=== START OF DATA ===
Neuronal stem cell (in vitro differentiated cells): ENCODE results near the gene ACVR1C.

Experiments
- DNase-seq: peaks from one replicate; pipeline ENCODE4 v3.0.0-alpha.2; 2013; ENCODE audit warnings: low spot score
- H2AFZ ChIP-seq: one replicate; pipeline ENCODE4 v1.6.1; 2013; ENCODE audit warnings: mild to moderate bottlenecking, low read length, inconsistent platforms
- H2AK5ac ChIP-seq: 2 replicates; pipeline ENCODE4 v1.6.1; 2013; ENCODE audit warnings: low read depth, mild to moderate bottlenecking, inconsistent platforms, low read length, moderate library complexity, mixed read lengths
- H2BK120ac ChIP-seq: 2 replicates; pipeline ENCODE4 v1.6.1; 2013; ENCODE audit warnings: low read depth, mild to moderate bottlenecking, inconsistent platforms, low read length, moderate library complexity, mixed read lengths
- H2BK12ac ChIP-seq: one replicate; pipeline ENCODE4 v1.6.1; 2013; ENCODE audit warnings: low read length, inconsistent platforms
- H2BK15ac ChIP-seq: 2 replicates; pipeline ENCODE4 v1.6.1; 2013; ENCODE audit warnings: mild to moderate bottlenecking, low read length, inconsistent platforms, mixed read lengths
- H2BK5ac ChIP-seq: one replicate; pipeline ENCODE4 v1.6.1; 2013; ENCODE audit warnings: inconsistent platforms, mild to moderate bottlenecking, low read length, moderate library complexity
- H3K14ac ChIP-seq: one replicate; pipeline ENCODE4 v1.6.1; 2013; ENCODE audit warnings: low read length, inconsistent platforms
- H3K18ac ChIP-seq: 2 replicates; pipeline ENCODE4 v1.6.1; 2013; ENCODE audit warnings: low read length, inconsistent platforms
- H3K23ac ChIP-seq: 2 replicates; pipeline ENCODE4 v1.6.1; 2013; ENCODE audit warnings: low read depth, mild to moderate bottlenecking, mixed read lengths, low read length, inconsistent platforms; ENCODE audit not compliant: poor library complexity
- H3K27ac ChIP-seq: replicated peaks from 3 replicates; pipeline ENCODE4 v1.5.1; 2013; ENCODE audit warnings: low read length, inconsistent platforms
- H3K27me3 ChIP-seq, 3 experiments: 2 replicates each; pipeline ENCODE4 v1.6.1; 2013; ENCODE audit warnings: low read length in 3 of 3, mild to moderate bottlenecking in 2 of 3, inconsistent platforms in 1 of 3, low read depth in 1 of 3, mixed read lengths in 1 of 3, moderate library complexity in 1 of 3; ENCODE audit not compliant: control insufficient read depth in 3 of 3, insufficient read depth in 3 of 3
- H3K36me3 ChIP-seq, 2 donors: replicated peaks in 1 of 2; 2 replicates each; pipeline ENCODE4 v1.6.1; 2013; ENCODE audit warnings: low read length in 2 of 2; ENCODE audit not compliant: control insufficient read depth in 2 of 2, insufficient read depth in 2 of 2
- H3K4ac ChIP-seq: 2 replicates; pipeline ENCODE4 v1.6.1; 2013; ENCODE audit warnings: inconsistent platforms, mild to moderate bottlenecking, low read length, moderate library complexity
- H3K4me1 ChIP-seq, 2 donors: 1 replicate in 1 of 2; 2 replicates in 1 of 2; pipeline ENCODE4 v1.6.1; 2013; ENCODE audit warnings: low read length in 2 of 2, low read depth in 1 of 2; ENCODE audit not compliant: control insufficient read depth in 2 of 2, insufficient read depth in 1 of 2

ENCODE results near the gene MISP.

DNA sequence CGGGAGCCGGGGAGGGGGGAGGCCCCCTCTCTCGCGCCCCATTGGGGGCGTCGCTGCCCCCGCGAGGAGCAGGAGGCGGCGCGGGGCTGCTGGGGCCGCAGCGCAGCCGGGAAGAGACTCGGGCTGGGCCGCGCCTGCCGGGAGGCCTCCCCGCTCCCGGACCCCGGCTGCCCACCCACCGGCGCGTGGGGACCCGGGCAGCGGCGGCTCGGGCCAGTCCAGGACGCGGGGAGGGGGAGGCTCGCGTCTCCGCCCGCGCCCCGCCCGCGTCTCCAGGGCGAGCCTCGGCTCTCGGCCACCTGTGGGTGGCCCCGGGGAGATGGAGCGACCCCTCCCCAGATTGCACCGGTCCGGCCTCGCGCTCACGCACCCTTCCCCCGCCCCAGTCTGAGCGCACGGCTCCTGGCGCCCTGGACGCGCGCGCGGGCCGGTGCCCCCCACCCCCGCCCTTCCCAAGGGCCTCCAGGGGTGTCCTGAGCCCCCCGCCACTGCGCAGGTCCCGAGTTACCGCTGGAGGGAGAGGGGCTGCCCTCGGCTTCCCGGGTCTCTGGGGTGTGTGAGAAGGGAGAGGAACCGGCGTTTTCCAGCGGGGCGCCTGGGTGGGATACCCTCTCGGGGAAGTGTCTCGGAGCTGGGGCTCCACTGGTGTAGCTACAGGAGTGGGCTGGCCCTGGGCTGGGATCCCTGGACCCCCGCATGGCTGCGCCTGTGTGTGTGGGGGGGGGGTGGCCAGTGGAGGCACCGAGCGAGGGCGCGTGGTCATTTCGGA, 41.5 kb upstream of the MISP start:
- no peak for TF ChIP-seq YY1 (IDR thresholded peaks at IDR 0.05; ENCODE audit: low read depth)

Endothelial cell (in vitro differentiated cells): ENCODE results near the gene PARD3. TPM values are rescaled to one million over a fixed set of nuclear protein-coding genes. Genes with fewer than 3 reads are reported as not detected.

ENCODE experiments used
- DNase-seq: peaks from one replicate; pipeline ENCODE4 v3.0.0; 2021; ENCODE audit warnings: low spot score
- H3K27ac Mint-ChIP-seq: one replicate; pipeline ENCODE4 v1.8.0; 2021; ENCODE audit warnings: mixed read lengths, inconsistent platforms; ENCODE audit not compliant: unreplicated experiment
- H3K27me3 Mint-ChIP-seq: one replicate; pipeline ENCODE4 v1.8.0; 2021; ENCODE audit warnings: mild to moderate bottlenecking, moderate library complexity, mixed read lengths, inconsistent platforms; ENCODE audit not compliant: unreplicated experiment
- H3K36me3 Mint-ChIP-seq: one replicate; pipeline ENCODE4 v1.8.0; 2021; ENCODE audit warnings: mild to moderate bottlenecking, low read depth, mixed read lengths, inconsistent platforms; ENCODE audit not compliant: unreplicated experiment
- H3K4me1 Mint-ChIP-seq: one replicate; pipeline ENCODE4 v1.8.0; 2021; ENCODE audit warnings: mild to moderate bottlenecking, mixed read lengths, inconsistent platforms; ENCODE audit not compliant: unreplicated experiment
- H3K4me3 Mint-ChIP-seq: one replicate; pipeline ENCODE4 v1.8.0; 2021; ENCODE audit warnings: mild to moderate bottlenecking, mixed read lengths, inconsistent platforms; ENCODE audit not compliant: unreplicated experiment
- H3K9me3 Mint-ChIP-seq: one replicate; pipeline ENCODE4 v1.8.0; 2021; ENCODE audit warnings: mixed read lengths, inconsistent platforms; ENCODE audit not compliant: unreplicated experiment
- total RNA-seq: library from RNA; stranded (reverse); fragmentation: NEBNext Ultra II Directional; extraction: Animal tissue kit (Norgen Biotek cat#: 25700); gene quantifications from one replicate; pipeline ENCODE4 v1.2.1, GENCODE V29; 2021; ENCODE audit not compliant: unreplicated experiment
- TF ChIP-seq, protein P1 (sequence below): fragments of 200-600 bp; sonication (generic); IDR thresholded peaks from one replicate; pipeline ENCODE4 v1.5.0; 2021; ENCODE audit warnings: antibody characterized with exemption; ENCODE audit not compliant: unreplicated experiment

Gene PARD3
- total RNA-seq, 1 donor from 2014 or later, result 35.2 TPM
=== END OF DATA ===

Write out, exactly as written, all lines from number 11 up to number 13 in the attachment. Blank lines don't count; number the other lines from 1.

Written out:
- H3K18ac ChIP-seq: 2 replicates; pipeline ENCODE4 v1.6.1; 2013; ENCODE audit warnings: low read length, inconsistent platforms
- H3K23ac ChIP-seq: 2 replicates; pipeline ENCODE4 v1.6.1; 2013; ENCODE audit warnings: low read depth, mild to moderate bottlenecking, mixed read lengths, low read length, inconsistent platforms; ENCODE audit not compliant: poor library complexity
- H3K27ac ChIP-seq: replicated peaks from 3 replicates; pipeline ENCODE4 v1.5.1; 2013; ENCODE audit warnings: low read length, inconsistent platforms